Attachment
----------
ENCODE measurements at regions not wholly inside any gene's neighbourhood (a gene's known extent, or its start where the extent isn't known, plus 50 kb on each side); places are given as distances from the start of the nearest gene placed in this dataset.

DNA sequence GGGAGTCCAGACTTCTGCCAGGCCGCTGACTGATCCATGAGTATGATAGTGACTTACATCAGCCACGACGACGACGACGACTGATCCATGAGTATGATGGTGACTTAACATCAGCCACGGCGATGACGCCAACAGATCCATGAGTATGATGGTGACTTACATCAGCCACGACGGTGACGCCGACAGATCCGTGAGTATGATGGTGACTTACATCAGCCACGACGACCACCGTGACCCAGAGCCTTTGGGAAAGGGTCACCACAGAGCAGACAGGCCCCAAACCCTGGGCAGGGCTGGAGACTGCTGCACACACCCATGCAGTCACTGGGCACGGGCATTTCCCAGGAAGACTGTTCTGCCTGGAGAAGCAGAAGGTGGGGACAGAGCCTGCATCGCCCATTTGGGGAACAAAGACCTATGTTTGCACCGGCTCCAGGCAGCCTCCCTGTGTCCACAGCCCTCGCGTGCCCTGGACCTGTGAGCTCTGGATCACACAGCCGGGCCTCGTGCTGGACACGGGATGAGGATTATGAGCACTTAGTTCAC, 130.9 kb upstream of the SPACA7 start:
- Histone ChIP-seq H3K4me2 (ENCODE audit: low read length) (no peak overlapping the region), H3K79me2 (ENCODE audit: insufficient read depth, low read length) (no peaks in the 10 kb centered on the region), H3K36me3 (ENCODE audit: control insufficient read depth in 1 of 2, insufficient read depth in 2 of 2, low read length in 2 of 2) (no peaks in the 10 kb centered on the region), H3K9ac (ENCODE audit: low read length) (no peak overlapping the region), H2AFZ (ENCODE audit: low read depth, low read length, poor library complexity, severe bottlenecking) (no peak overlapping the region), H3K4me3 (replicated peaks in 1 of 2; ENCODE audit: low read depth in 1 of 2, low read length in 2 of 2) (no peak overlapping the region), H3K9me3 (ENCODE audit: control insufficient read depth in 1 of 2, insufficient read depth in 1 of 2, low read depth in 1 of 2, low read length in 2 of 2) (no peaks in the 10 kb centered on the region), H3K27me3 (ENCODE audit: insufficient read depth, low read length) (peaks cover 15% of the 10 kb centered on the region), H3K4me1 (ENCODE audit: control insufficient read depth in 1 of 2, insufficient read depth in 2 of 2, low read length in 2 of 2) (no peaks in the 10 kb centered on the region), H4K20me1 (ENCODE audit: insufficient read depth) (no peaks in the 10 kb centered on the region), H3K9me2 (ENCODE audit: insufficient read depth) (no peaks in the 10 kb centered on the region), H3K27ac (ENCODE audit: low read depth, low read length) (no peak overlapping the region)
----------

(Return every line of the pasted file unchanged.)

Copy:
ENCODE measurements at regions not wholly inside any gene's neighbourhood (a gene's known extent, or its start where the extent isn't known, plus 50 kb on each side); places are given as distances from the start of the nearest gene placed in this dataset.

DNA sequence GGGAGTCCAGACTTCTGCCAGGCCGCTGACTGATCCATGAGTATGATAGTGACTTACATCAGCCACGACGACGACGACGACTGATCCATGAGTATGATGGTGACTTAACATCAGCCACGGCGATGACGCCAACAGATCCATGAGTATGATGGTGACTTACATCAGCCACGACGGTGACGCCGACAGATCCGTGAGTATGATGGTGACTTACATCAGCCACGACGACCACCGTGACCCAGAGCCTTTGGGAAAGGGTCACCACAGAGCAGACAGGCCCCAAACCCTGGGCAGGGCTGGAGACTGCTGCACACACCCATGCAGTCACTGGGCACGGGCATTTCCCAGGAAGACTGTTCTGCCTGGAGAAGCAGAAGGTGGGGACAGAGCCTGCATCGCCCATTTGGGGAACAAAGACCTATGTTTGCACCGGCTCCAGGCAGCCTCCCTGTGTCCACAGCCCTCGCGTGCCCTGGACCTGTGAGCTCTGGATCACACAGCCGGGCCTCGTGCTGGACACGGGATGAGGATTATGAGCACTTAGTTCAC, 130.9 kb upstream of the SPACA7 start:
- Histone ChIP-seq H3K4me2 (ENCODE audit: low read length) (no peak overlapping the region), H3K79me2 (ENCODE audit: insufficient read depth, low read length) (no peaks in the 10 kb centered on the region), H3K36me3 (ENCODE audit: control insufficient read depth in 1 of 2, insufficient read depth in 2 of 2, low read length in 2 of 2) (no peaks in the 10 kb centered on the region), H3K9ac (ENCODE audit: low read length) (no peak overlapping the region), H2AFZ (ENCODE audit: low read depth, low read length, poor library complexity, severe bottlenecking) (no peak overlapping the region), H3K4me3 (replicated peaks in 1 of 2; ENCODE audit: low read depth in 1 of 2, low read length in 2 of 2) (no peak overlapping the region), H3K9me3 (ENCODE audit: control insufficient read depth in 1 of 2, insufficient read depth in 1 of 2, low read depth in 1 of 2, low read length in 2 of 2) (no peaks in the 10 kb centered on the region), H3K27me3 (ENCODE audit: insufficient read depth, low read length) (peaks cover 15% of the 10 kb centered on the region), H3K4me1 (ENCODE audit: control insufficient read depth in 1 of 2, insufficient read depth in 2 of 2, low read length in 2 of 2) (no peaks in the 10 kb centered on the region), H4K20me1 (ENCODE audit: insufficient read depth) (no peaks in the 10 kb centered on the region), H3K9me2 (ENCODE audit: insufficient read depth) (no peaks in the 10 kb centered on the region), H3K27ac (ENCODE audit: low read depth, low read length) (no peak overlapping the region)